This week, the House Energy and Commerce Committee will kick off a debate on legislation to modernize America’s infrastructure for the future. We are encouraged the emerging conversation in Washington is shaping up to include what is as essential to American competitiveness as roads, bridges, and energy systems: broadband.
In fact, broadband providers across the country have consistently urged Congress to move forward swiftly to provide the critical resources necessary to ensure our nation’s broadband infrastructure can reach every unserved American family, community, and enterprise — especially those in our rural areas.
Legislative proposals like the LIFT America Act recently reintroduced by the House Energy and Commerce Committee chairman, Rep. Frank Pallone (D-N.J.), build upon other measures managed by the U.S. Department of Agriculture, as well as the Trump administration regarding new spectrum auctions and the new Rural Digital Opportunity Fund. These efforts collectively represent a significant leap forward in our nation’s work to overcome the digital divide and, if well-coordinated, they should help make the business case for investment in, and ongoing operation of, future-proof networks in deeply rural areas.
Rural Broadband Drives Growth
Why is this debate especially important to rural America?
Innovative broadband providers in the rural areas of our country drive economic growth for their communities by giving farmers that rely on the internet better tools for more efficient production through precision agriculture and better access to markets for their goods.
Thanks to the efforts of these entrepreneurial broadband providers, Main Street businesses participate in our global marketplace and provide services that bring untold economic benefits to their small communities. And more students who live in some of the most rural and remote parts of our country now have access to online learning tools, helping to close the so-called homework gap.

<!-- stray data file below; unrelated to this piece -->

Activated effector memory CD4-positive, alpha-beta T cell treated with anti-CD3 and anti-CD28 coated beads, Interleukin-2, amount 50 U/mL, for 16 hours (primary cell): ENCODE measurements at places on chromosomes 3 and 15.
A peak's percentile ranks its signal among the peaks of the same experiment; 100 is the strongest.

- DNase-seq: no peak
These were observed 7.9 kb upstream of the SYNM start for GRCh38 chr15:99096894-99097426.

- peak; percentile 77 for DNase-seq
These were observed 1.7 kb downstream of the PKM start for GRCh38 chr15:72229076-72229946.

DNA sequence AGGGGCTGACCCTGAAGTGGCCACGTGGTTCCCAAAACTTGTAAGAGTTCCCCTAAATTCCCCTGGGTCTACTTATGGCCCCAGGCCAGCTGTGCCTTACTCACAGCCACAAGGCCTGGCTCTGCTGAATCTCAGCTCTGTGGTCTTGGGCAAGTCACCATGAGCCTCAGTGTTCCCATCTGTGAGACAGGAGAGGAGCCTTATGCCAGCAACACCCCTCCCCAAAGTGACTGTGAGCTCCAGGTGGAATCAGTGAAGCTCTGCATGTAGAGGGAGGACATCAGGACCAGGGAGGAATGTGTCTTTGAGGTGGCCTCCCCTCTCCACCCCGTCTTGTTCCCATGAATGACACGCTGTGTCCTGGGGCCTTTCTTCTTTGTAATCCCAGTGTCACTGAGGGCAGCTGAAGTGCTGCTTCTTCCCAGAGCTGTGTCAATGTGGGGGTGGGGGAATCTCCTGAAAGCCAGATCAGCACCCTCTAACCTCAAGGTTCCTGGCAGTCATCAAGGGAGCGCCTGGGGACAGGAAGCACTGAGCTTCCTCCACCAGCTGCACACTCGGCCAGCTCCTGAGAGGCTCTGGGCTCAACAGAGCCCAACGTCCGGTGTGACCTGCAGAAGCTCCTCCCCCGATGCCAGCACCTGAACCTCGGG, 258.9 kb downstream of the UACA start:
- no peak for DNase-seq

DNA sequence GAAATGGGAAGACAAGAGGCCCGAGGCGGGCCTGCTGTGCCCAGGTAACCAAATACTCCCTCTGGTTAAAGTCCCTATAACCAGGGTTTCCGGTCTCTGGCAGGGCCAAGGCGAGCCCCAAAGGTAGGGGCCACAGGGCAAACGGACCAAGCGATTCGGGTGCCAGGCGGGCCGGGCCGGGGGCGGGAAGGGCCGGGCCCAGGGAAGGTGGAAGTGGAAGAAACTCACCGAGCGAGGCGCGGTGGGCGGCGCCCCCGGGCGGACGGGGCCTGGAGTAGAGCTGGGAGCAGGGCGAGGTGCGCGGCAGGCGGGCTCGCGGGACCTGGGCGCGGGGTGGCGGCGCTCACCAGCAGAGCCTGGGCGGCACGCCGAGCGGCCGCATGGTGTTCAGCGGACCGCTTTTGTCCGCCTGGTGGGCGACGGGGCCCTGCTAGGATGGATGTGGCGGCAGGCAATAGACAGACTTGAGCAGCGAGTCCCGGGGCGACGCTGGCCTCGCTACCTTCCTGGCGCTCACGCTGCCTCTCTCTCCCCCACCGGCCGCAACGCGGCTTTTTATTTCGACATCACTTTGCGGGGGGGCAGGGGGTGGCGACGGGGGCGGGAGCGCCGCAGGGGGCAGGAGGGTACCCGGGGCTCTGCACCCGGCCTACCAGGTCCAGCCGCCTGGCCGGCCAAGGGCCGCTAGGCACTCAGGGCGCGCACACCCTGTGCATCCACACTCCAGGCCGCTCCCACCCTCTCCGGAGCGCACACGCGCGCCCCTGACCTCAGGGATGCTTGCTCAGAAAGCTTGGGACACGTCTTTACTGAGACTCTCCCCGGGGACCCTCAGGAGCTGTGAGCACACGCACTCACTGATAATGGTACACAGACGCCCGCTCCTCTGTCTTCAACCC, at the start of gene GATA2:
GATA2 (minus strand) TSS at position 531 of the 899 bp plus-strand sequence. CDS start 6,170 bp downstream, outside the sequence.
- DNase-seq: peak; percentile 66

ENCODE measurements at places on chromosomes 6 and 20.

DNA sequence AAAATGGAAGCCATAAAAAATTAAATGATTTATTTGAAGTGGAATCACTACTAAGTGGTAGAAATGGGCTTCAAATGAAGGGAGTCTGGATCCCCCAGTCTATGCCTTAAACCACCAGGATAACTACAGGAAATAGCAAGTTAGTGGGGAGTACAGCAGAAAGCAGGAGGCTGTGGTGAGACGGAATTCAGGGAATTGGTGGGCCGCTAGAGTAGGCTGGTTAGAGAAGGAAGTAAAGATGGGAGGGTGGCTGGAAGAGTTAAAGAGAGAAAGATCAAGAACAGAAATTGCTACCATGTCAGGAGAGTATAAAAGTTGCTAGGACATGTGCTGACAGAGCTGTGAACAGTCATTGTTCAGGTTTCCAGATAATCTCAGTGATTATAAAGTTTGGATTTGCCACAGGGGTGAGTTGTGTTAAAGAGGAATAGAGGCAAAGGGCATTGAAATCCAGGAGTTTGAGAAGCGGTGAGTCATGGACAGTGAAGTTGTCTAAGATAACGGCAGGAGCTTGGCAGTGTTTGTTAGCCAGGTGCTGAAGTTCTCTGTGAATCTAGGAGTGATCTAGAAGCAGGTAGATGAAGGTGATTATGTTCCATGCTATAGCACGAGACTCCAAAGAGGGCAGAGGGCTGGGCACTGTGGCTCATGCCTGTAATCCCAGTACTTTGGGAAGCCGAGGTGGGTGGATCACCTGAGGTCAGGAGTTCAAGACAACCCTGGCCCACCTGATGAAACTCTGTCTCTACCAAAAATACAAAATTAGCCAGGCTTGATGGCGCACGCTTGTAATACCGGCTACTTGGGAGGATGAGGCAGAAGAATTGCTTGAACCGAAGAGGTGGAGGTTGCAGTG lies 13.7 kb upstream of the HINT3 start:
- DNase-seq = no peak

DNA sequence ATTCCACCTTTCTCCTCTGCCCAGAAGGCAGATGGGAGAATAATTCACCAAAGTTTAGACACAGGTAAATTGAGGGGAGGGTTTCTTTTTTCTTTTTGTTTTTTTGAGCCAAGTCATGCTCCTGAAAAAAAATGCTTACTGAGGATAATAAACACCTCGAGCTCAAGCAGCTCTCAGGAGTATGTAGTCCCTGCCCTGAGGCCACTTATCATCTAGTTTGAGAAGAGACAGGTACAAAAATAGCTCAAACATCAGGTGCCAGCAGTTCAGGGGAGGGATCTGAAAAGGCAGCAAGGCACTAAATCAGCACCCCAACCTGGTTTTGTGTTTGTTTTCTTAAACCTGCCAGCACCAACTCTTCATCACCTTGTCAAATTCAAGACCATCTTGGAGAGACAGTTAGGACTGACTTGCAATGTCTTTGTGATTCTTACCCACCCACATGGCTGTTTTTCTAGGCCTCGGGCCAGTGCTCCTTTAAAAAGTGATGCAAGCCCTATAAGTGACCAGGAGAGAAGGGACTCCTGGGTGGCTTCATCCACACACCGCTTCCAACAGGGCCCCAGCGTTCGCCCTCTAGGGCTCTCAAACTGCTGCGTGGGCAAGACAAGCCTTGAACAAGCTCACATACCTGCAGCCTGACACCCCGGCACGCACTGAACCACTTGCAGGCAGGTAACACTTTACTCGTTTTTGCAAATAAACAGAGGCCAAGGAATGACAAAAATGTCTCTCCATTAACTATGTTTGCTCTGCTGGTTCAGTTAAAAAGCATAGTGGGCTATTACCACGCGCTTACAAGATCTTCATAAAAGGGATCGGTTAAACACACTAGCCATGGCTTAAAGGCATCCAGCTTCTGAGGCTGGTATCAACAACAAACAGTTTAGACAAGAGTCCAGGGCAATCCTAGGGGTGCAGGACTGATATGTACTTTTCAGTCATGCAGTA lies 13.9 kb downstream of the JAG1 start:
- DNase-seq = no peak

But our job is not done.
Unfortunately, there is simply no business case for investment in many rural areas without more effective public-private partnerships. That is why recent efforts in Washington to target funding and bridge broadband gaps in rural America are so important.
As with many policymaking matters, however, the devil truly is in the details.
USF Can Serve as a Guide
We believe that any funding dedicated to the buildout of rural broadband must be allocated carefully, to ensure federal dollars are spent efficiently and leverage private investment. Rather than creating new programs out of whole cloth, we encourage Congress to look to existing federal programs with proven track records, like the FCC’s Universal Service Fund, as it considers how to distribute additional direct funding resources.
Most importantly, all federal agencies with a shared mission of promoting universal access to broadband must coordinate to ensure programs are working in concert, so that federal resources are used to deploy and sustain networks, and to prevent duplication of efforts.
Broadband is the infrastructure challenge of the 21st century. When allocating resources to bridge our country’s digital divide, however, we have a message to Congress: Use programs that have stood the test of time to invest in technologies that can stand the test of time.
Shirley Bloomfield is CEO of NTCA–The Rural Broadband Association. Jonathan Spalter is president and CEO of USTelecom–The Broadband Association.